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States work to manage food supply chain disruptions

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Ag departments look to creatively offer solutions to help farmers and address food insecurity.

As the COVID-19 pandemic continues to trudge on, the consequences of these massive food supply changes are being felt across the country. America’s food supply chain is being put to the test, and National Association of State Departments of Agriculture (NASDA) members are rising to the challenge.

The closure of restaurants, hotels and schools has caused a precipitous drop in food and beverage demand. Meanwhile, a surge in grocery store purchases has left many consumers facing empty shelves when they visit the store. A recent figure from the American Farm Bureau Federation illustrates that while expenditures at grocery stores have risen 27% to $73 billion, foodservice establishments are experiencing a 25% decline – the largest year-over-year decline in industry history.

Many dairy farmers have been forced to dump milk after watching their typical foodservice marketing channels dry up, produce has been left unharvested in southern states due to reduced institutional demand and meat processing facilities are closing in some states to protect employee health. At the same time, many food distribution centers across the U.S. are being affected as they compete with grocery retail chains to procure food to distribute to those in need.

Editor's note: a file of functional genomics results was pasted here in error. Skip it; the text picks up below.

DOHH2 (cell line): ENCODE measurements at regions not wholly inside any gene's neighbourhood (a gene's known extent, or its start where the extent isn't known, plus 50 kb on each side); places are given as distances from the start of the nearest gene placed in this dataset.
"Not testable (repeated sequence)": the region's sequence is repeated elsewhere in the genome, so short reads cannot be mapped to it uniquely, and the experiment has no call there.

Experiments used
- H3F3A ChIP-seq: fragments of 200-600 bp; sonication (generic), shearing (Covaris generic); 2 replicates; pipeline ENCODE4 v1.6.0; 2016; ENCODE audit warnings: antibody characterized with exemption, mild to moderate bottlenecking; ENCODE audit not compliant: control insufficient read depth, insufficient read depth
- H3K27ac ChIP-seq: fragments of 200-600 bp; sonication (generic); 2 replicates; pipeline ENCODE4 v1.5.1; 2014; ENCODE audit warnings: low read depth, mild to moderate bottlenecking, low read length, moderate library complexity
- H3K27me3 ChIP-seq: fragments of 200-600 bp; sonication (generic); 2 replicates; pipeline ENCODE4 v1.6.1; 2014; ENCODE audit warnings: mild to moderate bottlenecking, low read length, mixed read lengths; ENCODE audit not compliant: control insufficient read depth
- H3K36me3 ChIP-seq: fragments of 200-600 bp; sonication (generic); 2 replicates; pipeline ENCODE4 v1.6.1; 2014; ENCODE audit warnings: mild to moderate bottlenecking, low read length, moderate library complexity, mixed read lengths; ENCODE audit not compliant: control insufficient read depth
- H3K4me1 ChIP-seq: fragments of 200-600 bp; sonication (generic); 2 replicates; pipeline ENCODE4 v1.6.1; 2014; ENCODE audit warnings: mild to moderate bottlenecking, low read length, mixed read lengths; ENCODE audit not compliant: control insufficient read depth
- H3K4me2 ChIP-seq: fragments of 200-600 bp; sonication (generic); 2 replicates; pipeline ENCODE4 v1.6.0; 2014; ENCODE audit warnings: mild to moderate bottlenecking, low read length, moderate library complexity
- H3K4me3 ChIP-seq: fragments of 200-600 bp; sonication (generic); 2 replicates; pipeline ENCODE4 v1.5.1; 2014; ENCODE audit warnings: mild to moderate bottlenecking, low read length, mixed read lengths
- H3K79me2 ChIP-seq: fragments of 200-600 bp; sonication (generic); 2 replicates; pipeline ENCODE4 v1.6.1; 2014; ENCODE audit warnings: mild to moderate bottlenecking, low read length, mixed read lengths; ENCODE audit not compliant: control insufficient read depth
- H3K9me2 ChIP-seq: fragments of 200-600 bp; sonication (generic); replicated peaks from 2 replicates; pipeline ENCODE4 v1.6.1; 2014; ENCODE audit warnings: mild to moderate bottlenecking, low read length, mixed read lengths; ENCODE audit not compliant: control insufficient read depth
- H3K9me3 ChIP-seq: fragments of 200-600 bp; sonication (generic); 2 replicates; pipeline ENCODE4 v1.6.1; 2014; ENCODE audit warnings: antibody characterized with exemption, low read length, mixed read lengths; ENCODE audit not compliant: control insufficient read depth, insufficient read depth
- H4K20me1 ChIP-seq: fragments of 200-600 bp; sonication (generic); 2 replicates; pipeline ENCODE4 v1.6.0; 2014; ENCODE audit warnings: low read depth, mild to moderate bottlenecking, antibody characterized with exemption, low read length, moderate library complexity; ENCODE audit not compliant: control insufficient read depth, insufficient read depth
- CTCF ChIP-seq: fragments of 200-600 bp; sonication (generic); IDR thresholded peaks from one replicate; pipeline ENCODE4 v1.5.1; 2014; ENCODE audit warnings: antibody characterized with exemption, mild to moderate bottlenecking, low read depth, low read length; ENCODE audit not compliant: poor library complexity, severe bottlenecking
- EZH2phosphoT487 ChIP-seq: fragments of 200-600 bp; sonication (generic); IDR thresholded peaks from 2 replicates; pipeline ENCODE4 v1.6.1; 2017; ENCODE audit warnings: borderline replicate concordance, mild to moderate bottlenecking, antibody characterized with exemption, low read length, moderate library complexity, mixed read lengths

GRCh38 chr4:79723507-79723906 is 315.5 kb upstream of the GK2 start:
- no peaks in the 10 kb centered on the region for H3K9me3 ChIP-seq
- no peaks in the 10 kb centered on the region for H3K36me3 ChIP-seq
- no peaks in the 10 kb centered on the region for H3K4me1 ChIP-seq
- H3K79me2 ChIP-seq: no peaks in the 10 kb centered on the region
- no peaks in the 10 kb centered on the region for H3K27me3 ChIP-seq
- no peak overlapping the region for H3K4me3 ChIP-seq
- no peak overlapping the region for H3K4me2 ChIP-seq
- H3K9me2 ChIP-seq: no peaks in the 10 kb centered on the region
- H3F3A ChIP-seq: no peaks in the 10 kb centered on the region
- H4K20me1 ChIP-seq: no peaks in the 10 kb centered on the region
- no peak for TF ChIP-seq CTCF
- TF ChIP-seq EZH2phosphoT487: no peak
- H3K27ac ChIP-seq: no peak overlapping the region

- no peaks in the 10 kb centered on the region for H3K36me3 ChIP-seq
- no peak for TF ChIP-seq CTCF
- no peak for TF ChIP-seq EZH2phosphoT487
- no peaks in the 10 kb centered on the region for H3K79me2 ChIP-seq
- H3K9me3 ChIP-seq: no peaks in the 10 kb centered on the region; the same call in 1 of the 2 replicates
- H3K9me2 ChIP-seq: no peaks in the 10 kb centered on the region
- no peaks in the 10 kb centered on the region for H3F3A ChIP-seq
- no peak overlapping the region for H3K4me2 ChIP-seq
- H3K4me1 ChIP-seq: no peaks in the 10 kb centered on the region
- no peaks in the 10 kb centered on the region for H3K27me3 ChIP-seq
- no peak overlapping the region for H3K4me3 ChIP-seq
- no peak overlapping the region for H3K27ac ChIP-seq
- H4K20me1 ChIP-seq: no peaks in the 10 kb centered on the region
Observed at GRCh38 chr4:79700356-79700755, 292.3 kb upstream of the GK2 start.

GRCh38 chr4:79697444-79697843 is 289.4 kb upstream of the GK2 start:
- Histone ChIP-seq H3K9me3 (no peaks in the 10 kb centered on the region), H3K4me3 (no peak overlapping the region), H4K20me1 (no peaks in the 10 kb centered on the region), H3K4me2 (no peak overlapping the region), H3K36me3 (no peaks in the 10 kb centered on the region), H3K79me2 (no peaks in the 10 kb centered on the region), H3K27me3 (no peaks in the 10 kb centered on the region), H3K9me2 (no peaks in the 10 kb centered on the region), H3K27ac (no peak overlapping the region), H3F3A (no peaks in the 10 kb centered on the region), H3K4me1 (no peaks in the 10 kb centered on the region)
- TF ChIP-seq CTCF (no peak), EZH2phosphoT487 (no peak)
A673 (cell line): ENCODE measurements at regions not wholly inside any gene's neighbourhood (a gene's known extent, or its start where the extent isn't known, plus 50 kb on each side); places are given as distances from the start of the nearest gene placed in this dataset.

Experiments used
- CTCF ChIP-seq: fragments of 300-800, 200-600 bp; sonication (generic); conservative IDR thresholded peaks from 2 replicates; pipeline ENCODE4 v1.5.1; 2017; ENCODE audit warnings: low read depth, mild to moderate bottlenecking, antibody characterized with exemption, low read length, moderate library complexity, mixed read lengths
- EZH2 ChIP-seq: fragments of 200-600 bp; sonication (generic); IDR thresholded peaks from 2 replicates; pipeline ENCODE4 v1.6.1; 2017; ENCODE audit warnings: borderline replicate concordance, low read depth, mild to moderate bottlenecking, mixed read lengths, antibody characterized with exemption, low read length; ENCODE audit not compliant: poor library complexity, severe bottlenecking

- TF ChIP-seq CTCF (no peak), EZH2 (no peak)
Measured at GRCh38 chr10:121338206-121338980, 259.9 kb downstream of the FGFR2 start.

In the face of these challenges, state departments of agriculture are directly answering American’s needs by developing creative solutions to market and distribute food through safe, efficient and innovative approaches.

Iowa Gov. Kim Reynolds, Lt. Gov. Adam Gregg and secretary of agriculture Mike Naig launched a new “Pass the Pork” program to connect Iowa pig farmers with food-insecure residents. Through Pass the Pork, the Iowa Pork Producers Assn. (IPPA) and the Iowa Department of Agriculture & Land Stewardship are helping the state's pig farmers donate pigs to Iowa food bank feeding programs. Local meat processors are extending their hours of operation to process and package the pork donations to help meet the growing demand for food bank and food pantry resources. Iowa food banks are getting the pork into the hands of those in need.

Pass the Pork will officially begin when the first donated pigs are delivered on May 1. Processing will continue in May and for as long as processing capacity and funds remain. To donate funds to help support this program, visit the Iowa Food Bank Assn. website at donorbox.org/passthepork.

The Wisconsin Department of Agriculture, Trade & Consumer Protection joined forces with Dairy Farmers of Wisconsin and the Wisconsin Hunger Task Force to launch the “Million Dollar Wisconsin Dairy Recovery Partnership.” Through the program, dairy farmers will be paid for supplying milk to a dairy co-op that is supplying milk for free to local food banks and pantries.